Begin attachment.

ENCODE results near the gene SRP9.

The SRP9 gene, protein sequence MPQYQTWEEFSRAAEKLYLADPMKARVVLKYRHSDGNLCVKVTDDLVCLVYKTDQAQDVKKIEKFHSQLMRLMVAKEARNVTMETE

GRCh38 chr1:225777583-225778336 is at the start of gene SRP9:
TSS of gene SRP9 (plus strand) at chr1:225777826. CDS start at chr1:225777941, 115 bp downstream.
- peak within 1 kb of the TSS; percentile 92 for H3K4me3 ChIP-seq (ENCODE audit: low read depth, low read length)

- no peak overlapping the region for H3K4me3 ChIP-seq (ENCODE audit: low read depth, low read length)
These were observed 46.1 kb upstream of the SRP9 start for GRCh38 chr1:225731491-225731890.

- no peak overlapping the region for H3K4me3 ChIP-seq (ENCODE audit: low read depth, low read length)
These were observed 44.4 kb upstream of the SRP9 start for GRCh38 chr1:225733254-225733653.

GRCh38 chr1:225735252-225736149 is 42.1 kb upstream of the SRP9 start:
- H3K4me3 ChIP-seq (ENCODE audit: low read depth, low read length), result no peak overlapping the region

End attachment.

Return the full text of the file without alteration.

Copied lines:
ENCODE results near the gene SRP9.

The SRP9 gene, protein sequence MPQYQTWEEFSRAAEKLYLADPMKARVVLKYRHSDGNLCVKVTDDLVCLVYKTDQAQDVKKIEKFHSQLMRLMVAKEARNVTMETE

GRCh38 chr1:225777583-225778336 is at the start of gene SRP9:
TSS of gene SRP9 (plus strand) at chr1:225777826. CDS start at chr1:225777941, 115 bp downstream.
- peak within 1 kb of the TSS; percentile 92 for H3K4me3 ChIP-seq (ENCODE audit: low read depth, low read length)

- no peak overlapping the region for H3K4me3 ChIP-seq (ENCODE audit: low read depth, low read length)
These were observed 46.1 kb upstream of the SRP9 start for GRCh38 chr1:225731491-225731890.

- no peak overlapping the region for H3K4me3 ChIP-seq (ENCODE audit: low read depth, low read length)
These were observed 44.4 kb upstream of the SRP9 start for GRCh38 chr1:225733254-225733653.

GRCh38 chr1:225735252-225736149 is 42.1 kb upstream of the SRP9 start:
- H3K4me3 ChIP-seq (ENCODE audit: low read depth, low read length), result no peak overlapping the region